However, tall buildings also bring side effects that raise many environmental, social and ethical concerns. The restriction of light at ground level is currently a hot topic. With long shadows cast by numerous structures in our cities, we would lose one of nature’s most precious gifts: natural light. To whom does the horizon belong? Given the intensity with which we live and given that the sky provides us with natural light, do we really have the right to steal it?

Moreover, there are social implications as well. Urban plans with high-rise buildings, in the background, have a great lack of community spirit. Is it possible to design a vertical city that promotes a sense of community cohesion without damaging the environment or people’s health? 

Is there a way to take advantage of the best qualities of both conditions? Countless professionals in architecture and urban planning try to find that magical balance, and some have come to the same conclusion: that the “Low Rise High Density” designs, low height and high density, offer the best solution.

Low Rise High Density Development_© Peter Barber Architects

This concept is nothing new. Low Rise High Density emerged 40 years ago when the need for space and better living conditions led to alternatives to high-rise public housing.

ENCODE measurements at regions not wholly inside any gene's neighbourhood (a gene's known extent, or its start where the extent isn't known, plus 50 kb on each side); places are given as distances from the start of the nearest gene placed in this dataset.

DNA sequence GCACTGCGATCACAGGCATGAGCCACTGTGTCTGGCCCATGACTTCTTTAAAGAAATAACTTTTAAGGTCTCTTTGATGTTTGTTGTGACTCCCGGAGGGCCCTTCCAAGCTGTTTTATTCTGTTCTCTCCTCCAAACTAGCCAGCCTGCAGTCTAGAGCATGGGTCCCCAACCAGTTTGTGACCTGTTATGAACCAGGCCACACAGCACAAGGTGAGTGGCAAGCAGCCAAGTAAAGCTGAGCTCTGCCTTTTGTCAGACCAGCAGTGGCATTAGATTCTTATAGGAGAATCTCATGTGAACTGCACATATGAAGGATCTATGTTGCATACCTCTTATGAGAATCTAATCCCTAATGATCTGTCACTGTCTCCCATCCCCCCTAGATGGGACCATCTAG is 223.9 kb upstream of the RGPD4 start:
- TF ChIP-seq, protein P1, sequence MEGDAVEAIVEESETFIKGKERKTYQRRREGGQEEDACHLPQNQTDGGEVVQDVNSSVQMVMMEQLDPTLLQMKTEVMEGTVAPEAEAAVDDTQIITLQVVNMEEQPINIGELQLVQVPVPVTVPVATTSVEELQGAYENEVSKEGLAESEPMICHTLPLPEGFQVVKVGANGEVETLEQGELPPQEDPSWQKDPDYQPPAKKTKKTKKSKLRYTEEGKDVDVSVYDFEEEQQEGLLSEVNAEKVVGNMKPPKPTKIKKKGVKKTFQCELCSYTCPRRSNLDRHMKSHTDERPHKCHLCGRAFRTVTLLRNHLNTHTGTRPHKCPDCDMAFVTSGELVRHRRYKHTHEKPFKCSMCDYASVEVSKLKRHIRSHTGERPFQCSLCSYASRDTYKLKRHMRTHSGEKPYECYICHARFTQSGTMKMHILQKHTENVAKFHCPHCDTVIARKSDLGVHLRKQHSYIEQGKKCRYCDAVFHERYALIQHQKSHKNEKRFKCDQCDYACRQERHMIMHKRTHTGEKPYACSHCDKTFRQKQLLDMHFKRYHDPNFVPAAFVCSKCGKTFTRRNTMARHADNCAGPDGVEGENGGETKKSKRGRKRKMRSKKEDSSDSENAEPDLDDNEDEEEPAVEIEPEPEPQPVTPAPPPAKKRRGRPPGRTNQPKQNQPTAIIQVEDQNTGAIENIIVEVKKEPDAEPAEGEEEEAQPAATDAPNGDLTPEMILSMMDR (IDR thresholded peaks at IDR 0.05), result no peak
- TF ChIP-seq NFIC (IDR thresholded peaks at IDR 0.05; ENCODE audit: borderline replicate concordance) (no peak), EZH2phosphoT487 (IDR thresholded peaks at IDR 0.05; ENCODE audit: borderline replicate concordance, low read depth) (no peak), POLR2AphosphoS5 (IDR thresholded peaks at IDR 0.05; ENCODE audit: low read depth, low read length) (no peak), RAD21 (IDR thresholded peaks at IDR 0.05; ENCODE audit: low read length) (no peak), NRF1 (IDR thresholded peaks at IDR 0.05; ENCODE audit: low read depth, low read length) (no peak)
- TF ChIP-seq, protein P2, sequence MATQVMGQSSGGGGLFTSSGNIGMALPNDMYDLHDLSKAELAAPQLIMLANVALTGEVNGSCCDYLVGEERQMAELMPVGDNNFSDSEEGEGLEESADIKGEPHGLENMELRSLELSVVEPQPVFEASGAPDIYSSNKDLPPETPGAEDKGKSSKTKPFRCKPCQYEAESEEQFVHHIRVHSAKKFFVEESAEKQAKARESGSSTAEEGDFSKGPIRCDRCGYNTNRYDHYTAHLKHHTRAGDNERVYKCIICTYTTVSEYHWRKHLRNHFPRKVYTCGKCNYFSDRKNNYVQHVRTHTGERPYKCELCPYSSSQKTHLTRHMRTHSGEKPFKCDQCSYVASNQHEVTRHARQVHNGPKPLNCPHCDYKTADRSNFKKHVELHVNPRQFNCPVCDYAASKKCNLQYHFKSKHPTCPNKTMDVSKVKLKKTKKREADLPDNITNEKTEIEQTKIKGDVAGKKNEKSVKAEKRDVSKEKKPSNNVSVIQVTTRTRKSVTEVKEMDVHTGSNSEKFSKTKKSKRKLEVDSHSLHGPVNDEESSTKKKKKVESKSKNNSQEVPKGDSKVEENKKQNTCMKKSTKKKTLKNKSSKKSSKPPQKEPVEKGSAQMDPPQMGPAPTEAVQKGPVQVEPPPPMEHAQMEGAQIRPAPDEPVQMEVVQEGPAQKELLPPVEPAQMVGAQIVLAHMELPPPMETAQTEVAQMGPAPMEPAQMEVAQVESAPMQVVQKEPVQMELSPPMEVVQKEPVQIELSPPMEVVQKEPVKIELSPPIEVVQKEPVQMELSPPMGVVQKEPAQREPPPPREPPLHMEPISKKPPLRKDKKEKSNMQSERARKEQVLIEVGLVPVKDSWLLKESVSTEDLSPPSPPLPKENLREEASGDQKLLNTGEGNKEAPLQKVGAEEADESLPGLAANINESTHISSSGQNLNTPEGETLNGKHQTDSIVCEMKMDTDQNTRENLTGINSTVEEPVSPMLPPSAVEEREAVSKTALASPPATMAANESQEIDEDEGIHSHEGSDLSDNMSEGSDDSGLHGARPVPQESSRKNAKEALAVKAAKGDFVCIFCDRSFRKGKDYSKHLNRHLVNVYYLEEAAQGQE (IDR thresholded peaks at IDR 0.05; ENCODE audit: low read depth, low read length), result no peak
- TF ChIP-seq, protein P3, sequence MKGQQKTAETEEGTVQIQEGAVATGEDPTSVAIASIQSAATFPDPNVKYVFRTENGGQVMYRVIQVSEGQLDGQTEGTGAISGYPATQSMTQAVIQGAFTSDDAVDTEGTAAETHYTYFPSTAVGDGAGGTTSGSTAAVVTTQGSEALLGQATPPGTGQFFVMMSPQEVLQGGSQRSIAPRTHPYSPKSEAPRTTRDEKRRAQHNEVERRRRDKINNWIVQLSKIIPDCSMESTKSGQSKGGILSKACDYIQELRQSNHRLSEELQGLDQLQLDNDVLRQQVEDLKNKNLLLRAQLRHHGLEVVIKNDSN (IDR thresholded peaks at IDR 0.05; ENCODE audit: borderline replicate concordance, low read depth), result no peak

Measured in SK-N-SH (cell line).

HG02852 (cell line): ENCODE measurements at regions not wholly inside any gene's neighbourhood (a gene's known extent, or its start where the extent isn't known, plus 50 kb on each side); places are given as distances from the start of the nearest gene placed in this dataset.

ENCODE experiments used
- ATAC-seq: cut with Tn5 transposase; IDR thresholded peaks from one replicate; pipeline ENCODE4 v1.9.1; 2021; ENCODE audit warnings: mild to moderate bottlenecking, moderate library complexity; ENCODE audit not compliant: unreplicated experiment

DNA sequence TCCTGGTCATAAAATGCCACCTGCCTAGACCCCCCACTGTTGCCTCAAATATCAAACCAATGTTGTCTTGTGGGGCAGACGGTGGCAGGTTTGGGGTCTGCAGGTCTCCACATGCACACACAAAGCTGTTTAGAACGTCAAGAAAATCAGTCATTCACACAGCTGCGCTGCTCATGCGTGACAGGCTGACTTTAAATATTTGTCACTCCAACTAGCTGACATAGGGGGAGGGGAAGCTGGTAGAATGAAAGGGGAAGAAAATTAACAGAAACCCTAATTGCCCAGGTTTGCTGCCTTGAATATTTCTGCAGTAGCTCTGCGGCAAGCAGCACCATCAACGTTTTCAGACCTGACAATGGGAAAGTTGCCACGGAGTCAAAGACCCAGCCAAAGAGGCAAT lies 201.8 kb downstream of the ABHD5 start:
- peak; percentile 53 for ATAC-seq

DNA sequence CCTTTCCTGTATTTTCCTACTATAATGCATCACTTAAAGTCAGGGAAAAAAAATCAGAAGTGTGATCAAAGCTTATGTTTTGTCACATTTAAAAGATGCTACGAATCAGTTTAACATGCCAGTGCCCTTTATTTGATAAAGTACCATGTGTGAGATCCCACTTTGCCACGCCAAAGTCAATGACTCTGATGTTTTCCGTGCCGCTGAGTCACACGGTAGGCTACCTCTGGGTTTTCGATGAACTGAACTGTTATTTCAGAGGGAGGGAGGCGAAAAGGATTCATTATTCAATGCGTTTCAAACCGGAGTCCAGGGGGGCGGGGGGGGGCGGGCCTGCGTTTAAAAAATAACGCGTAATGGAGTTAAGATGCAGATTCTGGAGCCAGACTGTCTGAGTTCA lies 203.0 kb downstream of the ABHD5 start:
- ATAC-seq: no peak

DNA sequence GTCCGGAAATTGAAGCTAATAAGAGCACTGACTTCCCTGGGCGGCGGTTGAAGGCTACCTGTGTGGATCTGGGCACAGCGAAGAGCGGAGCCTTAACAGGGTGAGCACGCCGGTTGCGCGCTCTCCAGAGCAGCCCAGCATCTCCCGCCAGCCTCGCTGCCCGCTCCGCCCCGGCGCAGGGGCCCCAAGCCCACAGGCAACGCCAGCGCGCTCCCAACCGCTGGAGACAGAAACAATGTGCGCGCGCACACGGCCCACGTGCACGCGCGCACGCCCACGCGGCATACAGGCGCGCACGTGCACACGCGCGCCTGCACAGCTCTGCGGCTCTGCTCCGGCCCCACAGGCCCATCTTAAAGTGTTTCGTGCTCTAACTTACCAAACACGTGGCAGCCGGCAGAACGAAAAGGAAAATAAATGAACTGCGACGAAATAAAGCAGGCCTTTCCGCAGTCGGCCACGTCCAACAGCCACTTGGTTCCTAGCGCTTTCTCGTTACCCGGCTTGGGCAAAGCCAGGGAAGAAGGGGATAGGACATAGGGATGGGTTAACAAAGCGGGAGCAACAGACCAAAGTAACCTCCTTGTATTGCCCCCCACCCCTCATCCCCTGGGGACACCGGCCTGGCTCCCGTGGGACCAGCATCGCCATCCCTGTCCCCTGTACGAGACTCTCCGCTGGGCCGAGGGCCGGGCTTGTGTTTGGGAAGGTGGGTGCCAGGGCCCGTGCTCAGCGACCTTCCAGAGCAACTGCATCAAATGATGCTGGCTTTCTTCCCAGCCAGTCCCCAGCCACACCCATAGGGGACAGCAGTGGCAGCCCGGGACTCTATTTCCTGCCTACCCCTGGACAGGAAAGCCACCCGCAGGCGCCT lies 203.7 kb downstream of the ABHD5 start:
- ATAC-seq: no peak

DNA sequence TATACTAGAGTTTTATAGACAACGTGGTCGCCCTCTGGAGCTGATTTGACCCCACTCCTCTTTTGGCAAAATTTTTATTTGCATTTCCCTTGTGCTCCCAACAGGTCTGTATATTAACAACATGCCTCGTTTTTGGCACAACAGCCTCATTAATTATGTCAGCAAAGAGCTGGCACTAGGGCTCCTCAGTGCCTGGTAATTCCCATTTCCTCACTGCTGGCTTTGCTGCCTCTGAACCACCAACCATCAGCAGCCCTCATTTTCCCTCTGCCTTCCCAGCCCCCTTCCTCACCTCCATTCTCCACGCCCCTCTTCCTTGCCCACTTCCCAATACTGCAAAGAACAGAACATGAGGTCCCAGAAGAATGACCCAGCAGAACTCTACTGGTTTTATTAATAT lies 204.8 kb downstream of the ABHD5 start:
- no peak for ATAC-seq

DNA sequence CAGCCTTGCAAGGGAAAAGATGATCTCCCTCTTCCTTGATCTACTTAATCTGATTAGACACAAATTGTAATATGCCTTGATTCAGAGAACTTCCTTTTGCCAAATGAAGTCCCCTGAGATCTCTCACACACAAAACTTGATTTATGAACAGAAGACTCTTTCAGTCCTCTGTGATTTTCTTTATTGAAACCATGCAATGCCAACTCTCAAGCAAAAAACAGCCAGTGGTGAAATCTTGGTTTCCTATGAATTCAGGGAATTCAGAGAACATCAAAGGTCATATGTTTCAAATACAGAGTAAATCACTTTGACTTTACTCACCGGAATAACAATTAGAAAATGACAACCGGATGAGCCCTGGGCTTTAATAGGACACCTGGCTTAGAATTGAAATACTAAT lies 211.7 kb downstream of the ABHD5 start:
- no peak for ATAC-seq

Although these proposals are by no means idyllic, they are admirable for their basic premise: to increase the density and accessibility of cities without sacrificing the suburban ideals that many appreciate, such as private outdoor spaces and the possibility of living within a social and connected community. This type of hybrid construction has not yet been perfected, but it is essential that it plays a significant role in future debates on urban design for our constantly growing population. It would be something in between fixing what James Howard Kunstler criticizes but still being aware that a drastic change is just not realistic. 

Should we urbanize or build? Perhaps we just need to build with more social and environmental awareness.


  1. 2007. James Howard Kunstler offers an in-depth analysis of the suburbs.Available at: <> [Accessed 13 May 2022].
  2. Fink, C., 2022. The Problems With Suburbs Are Numerous. Is a Change of Course Possible?. [online] Available at: <> [Accessed 16 May 2022].
  3. M Allen, R., 2021. The road to ruin — how the car drove US cities to the brink. [online] Available at: <> [Accessed 16 May 2022].
  4. Creed LA. Equitable Economic Development. 2018. The Case for Urban Density: Building Upwards Instead of Outwards. [online] Available at: <> [Accessed 15 May 2022].